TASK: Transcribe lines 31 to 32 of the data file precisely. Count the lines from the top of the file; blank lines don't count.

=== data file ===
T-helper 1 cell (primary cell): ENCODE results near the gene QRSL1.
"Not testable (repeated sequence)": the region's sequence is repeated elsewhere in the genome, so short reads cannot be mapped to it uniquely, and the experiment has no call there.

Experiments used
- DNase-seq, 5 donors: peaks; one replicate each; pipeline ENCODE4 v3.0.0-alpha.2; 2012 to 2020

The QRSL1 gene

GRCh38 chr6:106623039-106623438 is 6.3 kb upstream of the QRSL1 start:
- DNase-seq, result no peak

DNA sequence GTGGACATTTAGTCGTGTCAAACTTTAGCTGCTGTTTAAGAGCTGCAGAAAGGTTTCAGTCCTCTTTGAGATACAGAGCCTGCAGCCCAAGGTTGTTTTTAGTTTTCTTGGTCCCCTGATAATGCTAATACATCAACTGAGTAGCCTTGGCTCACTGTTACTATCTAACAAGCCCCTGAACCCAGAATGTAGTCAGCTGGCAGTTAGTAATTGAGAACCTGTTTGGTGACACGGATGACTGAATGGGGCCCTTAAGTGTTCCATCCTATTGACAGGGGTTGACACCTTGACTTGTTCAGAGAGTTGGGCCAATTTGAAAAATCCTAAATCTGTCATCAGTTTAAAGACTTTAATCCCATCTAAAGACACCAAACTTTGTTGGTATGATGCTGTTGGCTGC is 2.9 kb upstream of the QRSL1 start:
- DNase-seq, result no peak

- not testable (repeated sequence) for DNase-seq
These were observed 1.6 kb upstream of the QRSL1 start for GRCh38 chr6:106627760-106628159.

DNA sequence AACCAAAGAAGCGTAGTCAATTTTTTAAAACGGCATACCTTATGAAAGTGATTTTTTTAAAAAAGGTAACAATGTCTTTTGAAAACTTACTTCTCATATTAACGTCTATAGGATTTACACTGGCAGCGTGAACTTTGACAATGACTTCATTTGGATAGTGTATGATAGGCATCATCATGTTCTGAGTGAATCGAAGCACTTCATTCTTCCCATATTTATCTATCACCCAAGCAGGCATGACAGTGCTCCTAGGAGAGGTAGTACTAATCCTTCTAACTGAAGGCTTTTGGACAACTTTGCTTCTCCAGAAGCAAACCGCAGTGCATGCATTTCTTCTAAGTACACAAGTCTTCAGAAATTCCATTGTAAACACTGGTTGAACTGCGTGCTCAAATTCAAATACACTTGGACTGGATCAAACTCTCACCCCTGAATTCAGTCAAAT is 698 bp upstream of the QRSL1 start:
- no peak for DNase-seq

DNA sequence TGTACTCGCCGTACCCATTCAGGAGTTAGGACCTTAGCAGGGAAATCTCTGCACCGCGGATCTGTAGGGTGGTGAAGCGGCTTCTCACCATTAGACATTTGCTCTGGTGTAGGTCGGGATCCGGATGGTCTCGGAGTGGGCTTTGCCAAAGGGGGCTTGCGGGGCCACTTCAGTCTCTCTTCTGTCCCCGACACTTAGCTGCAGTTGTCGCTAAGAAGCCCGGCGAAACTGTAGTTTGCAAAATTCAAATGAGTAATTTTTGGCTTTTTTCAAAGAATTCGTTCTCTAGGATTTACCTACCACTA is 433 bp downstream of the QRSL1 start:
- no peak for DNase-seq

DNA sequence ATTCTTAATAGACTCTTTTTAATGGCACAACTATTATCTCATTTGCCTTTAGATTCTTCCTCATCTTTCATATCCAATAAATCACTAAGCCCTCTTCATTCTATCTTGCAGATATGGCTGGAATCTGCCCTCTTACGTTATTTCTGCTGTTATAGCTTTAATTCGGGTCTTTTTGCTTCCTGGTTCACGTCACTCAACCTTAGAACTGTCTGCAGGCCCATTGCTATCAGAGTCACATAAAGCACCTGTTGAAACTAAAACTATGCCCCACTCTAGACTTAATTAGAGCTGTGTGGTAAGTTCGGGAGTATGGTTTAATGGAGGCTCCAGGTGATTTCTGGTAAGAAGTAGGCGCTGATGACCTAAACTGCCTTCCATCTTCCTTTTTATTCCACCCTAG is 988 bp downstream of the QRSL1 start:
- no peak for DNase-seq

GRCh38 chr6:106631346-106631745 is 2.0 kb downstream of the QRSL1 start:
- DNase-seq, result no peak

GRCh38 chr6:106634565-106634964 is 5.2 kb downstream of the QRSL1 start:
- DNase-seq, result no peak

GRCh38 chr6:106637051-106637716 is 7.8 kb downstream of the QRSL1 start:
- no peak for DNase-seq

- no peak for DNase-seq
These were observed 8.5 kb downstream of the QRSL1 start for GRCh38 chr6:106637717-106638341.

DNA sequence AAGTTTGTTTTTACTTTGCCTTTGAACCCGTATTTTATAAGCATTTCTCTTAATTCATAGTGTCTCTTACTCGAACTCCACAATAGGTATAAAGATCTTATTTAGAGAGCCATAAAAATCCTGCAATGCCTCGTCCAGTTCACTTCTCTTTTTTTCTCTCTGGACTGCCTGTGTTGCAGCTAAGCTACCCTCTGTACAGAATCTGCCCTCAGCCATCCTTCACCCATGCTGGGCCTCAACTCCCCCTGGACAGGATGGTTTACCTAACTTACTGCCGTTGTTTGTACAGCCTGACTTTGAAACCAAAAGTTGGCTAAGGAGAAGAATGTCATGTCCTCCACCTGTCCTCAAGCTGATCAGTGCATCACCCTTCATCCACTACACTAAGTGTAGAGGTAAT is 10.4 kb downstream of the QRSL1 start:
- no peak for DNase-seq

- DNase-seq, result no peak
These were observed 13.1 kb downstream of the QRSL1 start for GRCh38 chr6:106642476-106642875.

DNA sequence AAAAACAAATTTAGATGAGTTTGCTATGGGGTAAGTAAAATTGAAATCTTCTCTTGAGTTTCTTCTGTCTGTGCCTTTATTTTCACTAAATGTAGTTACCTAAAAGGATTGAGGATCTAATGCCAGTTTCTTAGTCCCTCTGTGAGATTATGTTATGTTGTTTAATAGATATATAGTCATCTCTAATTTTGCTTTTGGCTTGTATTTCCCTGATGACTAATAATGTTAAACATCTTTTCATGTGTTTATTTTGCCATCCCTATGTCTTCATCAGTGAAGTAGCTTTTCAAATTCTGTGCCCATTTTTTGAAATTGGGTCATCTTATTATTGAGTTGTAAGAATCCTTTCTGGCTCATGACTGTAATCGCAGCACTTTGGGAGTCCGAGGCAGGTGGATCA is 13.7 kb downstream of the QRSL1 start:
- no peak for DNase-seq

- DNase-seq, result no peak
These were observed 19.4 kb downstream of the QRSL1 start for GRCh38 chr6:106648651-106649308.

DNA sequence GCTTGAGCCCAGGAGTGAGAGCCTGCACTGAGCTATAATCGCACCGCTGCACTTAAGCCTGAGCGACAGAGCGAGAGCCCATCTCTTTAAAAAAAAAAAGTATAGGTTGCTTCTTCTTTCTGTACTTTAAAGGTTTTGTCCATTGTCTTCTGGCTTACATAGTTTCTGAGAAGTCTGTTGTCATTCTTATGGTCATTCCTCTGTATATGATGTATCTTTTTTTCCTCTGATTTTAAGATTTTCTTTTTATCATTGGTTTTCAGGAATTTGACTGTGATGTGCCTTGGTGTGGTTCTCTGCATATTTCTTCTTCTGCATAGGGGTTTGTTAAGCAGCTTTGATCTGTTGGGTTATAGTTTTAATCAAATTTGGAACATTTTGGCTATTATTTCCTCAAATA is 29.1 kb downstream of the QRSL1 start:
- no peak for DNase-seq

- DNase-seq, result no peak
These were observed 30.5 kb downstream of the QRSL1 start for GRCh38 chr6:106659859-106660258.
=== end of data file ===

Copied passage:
- no peak for DNase-seq

- DNase-seq, result no peak